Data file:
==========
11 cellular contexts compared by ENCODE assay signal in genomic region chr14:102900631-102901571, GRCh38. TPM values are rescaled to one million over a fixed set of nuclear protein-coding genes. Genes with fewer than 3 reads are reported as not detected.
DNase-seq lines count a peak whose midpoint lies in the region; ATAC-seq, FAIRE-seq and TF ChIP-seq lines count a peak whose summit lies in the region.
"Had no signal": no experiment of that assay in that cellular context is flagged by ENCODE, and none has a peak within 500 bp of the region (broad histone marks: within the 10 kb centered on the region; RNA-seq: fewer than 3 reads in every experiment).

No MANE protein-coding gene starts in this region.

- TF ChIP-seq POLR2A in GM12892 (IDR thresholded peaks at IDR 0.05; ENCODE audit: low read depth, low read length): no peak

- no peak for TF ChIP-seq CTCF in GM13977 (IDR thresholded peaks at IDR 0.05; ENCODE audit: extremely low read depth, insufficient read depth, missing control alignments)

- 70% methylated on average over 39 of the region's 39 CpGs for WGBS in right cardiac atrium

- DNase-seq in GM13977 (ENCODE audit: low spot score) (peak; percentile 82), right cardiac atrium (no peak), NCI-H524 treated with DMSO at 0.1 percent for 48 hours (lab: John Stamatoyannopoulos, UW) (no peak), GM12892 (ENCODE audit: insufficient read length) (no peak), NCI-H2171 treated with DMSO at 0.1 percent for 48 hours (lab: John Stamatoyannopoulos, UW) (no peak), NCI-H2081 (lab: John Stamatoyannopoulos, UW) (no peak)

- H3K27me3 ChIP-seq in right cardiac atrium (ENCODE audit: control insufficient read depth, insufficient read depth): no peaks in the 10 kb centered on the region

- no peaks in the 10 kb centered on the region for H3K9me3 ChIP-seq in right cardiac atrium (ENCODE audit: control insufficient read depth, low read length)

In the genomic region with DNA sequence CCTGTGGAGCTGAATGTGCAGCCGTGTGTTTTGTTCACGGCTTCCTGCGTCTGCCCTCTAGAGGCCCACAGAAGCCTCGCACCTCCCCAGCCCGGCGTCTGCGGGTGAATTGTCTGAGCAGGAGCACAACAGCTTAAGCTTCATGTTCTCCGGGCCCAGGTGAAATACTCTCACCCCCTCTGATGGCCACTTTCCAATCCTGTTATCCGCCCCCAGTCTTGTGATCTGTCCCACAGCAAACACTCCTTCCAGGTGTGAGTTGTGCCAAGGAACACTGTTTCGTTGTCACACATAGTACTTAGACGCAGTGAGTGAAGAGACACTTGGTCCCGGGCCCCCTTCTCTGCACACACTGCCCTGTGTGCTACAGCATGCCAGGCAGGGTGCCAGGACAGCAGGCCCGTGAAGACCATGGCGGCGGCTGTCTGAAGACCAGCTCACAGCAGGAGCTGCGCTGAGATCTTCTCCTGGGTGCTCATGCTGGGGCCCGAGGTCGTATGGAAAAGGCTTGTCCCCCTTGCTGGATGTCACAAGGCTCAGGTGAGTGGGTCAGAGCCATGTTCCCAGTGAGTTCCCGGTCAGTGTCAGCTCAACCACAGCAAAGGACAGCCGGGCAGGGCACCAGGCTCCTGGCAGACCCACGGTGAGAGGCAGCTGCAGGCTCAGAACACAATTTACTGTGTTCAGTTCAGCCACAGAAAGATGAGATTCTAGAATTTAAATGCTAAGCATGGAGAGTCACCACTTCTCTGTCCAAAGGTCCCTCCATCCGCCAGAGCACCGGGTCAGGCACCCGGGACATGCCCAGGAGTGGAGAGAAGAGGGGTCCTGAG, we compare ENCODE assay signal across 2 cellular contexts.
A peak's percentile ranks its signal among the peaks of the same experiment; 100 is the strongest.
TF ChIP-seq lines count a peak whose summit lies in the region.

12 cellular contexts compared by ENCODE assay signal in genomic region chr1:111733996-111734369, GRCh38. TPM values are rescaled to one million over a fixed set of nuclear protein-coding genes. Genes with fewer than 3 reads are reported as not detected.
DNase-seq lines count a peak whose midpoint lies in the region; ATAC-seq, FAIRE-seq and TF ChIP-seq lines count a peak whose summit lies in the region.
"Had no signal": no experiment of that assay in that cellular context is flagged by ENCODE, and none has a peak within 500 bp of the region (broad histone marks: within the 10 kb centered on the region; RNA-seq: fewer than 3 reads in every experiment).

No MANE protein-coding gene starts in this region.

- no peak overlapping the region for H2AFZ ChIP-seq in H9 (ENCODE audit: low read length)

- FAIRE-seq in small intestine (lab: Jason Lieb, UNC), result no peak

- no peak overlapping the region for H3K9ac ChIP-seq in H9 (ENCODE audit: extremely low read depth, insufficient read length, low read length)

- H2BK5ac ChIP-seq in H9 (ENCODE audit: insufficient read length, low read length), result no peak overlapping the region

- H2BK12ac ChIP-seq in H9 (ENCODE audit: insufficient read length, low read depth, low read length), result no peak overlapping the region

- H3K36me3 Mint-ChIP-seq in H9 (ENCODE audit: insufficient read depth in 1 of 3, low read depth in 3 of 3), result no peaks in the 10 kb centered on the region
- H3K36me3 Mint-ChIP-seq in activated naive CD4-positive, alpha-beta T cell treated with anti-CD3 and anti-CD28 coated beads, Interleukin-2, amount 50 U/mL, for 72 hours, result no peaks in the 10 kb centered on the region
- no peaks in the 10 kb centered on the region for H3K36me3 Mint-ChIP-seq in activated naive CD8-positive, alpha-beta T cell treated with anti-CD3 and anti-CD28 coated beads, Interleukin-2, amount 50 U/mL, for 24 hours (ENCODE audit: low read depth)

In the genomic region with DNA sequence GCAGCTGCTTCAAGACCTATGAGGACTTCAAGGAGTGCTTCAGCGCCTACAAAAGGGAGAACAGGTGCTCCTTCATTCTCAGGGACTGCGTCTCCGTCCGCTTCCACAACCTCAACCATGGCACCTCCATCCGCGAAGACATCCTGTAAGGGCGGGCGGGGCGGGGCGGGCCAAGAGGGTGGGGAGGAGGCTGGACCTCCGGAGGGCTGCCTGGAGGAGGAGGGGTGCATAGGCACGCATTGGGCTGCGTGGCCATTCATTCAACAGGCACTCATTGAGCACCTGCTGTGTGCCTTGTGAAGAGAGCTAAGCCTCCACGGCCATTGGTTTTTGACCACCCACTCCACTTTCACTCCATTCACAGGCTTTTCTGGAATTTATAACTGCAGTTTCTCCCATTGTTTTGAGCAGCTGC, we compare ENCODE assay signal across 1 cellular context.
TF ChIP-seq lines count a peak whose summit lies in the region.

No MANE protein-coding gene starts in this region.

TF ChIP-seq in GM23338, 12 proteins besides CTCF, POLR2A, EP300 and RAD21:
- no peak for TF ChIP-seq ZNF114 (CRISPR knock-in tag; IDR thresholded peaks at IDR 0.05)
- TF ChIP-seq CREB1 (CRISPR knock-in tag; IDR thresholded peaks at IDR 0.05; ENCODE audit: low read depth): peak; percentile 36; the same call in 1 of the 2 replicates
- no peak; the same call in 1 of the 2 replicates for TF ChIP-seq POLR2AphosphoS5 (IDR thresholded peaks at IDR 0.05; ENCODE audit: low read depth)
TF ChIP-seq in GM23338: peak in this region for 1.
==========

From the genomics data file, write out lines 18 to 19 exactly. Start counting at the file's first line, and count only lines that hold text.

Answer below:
- no peak overlapping the region for H2AFZ ChIP-seq in H9 (ENCODE audit: low read length)

- FAIRE-seq in small intestine (lab: Jason Lieb, UNC), result no peak